Dialogue: Friends or foes? Theory of change, systemic design (thinking), and systems change(s) learning

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Zaid Khan and David Ing

In this dialogue, we will facilitate a discussion amongst RSD10 participants on the compatibilities and incompatibilities between (i) Theory of Change (ToC), (ii) Systemic Design (Thinking) (SDT) and (ii) Systems Change(s) Learning (SCL).

As a trigger question, we will start with: Do ToC, SDT and SCL overlap to a greater or less extent? Can or should that overlap see further integration or separation?

The three approaches have been discussed as separate topics in prior RSD meetings.

At RSD9, Peter Jones reviewed current uses of Theory of Change in practice, in negotiations between (philanthropic) funders and changemakers. Oriented towards linear logic models, simplistic presentations may not well represent the complexities of aspirations for change.

Systemic design has been at the core of RSD meetings, originating from the popularization of design thinking (e.g. from IDEO) (Brown, 2008), into the body of work now shepherded by the Systemic Design Association. The Systemic Design Toolkit (Van Ael et al., 2018) has emphasized practical frameworks and designerly methods (Jones, 2018). The systems turn with design enlarges the vision from the heritage in products, through services, into complex social systems (Jones, 2017).

Systems changes learning has been introduced in two previous RSD meetings, coming from the systems sciences community (Khan, 2019, Khan, Ing, et al., 2020). The popularization of organisations seeking “systems change” may be systemic or systematic in nature. Foundations may be espoused in systems thinking, cybernetics or complexity science, yet that appreciation for ways in which wicked problems in the present are transitioned into better outcomes in the future is not always clear. The systems changes learning approach appreciates natures that may require reframing beyond anthropocentric presuppositions.

We welcome a dialogue to explore the variety of perspectives and understandings on ways in which a synthesis of ToC, SDT and SCL is possible and/or desirable.

Format

Moderation: Zaid Khan and David Ing

Agenda:
Introduce concepts
Suggested questions for dialogue
Group dialogue
Summary

Facilitation: members of Systems Changes Learning Circle

This workshop will be led by members of the Systems Changes (SC) Learning Circle – based out of Toronto, Canada. Started in 2019, the Circle is on a 10-year journey to develop methods based on multiparadigm inquiry that integrates a variety of schools of thought. On our journey, the Circle has previously shared its progress at RSD8 (Khan & Ing, 2019) and RSD9 (Ing, Khan et al., 2020).

References

Birney, A., & Riddell, D. (2018). Systems Change: A field building convening. McConnell Foundation, Forum for the Future. https://www.forumforthefuture.org/systems-change-field-building-convening

Brown, T. (2008). Design thinking. Harvard Business Review, 86–92(6), 84.

Cahill, G., & Spitz, K. (2017). Social Innovation Generation: Fostering a Canadian Ecosystem for Systems Change (N. Truman, Ed.). The J.W. McConnell Family Foundation. https://www.thesigstory.ca/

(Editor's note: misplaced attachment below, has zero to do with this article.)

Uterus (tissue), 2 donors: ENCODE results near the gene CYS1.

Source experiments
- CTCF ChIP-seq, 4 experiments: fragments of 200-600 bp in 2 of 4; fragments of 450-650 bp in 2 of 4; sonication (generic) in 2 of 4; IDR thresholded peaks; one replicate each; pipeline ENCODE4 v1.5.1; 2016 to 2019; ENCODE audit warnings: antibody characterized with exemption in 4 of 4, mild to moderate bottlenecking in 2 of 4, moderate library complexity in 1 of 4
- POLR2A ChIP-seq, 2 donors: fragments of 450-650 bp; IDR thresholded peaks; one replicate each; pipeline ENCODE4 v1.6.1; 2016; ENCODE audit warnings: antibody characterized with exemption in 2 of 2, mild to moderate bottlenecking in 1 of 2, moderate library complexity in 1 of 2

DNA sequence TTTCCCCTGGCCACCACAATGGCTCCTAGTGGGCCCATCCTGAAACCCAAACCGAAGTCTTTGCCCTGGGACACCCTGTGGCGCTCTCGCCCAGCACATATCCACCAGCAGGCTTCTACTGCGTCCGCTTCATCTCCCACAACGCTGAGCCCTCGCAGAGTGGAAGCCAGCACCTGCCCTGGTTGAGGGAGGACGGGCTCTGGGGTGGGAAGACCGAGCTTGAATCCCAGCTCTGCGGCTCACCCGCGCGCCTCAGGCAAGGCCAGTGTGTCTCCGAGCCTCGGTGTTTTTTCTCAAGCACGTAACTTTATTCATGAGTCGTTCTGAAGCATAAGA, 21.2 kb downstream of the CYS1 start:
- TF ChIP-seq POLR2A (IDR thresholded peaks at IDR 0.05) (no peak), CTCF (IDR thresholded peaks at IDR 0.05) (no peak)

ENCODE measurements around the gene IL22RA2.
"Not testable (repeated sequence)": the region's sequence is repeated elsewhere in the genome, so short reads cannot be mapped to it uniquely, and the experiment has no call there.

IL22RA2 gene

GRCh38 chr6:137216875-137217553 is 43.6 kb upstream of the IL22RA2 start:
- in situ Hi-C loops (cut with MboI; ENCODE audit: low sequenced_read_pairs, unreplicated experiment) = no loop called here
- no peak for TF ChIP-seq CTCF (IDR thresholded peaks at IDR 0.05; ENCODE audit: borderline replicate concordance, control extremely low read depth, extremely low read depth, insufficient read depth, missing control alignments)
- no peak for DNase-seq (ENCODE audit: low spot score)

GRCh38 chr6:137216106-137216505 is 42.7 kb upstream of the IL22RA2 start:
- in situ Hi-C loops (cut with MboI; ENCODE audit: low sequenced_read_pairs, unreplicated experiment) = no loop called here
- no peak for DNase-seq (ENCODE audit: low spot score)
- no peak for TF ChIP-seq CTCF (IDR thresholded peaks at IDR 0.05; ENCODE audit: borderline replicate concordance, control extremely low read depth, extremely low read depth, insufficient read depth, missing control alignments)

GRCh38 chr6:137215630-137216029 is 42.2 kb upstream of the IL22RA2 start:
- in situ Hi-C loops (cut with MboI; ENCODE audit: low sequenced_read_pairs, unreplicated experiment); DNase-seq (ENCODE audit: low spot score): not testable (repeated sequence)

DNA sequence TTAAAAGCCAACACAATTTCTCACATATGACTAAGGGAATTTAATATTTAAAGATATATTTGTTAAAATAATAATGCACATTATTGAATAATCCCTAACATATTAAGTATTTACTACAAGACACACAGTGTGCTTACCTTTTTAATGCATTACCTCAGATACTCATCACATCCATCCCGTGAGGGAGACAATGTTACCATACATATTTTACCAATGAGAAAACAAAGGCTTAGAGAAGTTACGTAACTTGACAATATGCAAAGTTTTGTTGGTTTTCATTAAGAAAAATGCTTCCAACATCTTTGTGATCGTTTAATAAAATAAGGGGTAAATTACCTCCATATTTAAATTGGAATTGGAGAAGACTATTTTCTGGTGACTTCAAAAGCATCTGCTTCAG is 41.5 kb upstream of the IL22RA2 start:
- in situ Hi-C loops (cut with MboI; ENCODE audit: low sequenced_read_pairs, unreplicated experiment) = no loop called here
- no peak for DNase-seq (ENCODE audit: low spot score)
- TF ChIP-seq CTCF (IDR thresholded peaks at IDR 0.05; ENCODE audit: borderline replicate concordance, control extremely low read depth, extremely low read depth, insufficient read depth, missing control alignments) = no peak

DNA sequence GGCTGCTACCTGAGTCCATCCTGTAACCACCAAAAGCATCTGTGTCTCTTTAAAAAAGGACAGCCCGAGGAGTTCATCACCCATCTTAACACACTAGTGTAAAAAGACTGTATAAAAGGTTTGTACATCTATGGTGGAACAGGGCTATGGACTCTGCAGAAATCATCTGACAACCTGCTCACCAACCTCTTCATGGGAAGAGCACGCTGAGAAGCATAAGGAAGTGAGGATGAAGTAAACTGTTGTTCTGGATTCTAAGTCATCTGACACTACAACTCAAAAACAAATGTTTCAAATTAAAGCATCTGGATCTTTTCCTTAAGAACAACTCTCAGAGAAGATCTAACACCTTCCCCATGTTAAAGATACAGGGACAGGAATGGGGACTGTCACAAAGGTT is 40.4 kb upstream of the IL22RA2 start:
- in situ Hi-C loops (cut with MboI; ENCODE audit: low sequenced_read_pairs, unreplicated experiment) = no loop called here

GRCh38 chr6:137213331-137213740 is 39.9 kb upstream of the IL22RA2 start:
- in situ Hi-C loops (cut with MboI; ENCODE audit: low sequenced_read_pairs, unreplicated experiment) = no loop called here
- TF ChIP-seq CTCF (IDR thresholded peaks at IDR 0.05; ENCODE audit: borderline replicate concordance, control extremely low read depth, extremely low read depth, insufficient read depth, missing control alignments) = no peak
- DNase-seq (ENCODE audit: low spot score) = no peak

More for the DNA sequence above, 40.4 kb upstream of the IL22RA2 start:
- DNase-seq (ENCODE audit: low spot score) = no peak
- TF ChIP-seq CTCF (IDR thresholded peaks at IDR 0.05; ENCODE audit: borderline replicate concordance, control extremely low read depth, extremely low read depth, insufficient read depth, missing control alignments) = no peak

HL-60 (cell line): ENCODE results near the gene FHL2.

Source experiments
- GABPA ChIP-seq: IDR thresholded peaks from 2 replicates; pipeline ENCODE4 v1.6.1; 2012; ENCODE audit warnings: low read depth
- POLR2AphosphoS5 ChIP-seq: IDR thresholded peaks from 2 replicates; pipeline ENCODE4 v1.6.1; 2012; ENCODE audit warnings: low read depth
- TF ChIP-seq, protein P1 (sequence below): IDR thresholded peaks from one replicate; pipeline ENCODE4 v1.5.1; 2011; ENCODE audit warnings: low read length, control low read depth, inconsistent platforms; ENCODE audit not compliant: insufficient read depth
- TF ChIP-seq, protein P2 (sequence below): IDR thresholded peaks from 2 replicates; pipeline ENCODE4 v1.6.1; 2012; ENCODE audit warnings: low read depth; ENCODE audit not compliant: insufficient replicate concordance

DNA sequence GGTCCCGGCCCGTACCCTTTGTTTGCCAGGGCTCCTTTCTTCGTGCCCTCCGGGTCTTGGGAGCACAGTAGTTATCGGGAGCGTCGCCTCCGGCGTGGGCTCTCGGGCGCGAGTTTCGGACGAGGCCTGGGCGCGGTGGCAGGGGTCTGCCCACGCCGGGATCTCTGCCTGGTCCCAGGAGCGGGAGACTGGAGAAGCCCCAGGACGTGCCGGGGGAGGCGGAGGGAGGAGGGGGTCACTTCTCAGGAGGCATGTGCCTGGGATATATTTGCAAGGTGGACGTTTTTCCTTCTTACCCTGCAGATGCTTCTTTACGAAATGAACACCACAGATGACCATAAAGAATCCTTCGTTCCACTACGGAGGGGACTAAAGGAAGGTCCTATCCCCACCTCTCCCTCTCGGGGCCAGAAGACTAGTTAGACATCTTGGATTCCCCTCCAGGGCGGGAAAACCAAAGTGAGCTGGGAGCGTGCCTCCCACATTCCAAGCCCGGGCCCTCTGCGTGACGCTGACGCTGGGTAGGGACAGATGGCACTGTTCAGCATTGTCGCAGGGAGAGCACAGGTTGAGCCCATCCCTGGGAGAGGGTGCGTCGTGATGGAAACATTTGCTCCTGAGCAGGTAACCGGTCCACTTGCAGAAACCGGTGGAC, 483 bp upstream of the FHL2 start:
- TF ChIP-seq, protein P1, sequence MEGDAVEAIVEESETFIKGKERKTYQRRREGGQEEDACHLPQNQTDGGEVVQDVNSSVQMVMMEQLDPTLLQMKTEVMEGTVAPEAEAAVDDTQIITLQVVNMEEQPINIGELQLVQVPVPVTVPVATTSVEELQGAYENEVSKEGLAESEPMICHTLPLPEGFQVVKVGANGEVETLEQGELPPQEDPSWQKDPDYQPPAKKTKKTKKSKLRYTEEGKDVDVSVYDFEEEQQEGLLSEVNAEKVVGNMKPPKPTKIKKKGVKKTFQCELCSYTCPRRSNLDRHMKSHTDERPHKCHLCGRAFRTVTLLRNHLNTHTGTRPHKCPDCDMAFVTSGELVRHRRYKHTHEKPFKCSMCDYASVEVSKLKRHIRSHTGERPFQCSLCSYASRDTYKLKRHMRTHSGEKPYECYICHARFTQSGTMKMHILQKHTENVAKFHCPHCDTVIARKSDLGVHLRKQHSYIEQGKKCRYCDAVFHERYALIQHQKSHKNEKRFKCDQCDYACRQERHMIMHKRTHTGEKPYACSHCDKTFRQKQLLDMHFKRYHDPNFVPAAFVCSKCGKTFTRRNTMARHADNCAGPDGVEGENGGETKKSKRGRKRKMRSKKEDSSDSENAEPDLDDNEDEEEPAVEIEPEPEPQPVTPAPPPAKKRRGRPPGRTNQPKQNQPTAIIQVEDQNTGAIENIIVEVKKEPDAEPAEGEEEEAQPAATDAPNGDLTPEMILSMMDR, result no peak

Jones, P. (2017). The systemic turn: Leverage for world changing. She Ji: The Journal of Design, Economics, and Innovation, 3(3), 157-163.

Jones, P. (2018). Preface: Taking Stock and Flow of Systemic Design. In P. Jones & K. Kijima (Eds.), Systemic Design (Vol. 8, pp. vii–xvi). Springer Japan.

Jones, P., & Murphy, R. (2020). Systemic strategy: Systemic design methods for complex systems change. In Proceedings of Relating Systems Thinking and Design (RSD9) 2020 Symposium. Ahmedabad, India, October 9-17, 2020. https://rsdsymposium.org/systemic-strategy-systemic-design-methods-for-complex-systems-change

W. K. Kellogg Foundation. (1998). Logic Model Development Guide: Using Logic Models to Bring Together Planning, Evaluation and Action. https://www.wkkf.org:443/resource-directory/resource/2006/02/wk-kellogg-foundation-logic-model-development-guide

Khan, Z., & Ing, D. (2019). Paying Attention to Where Attention is Placed in the Rise of System(s) Change(s). In Proceedings of Relating Systems Thinking and Design (RSD8) 2019 Symposium. IIT Institute of Design, Chicago, October 13-15, 2019. https://rsdsymposium.org/paying-attention-to-where-attention-is-placed-in-the-rise-of-systems-changes

Khan, Z, & Ing, D. (2020). Reordering our Priorities through Systems Change Learning. In Proceedings of Relating Systems Thinking and Design (RSD9) 2020 Symposium. Ahmedabad, India, October 9-17, 2020. https://rsdsymposium.org/reordering-our-priorities-through-systems-change-learning

Van Ael, K., Jones, P., Monastiridis, S., Ryan, A., Toye, V., Vandenbroeck, P. (2018). State of the art practice: Are we ready for systemic design toolkits? In Proceedings of Relating Systems Thinking and Design (RSD7) 2018 Symposium. Turin, Italy, October 24-26, 2018. https://rsdsymposium.org/are-we-ready-for-systemic-design-toolkits

Posted Sep-2021

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Citation

Author(s) (20XX). Article title. In Proceedings of Relating Systems Thinking and Design (RSDX) 20XX Symposium. City, Country, Month X-X, 20XX.

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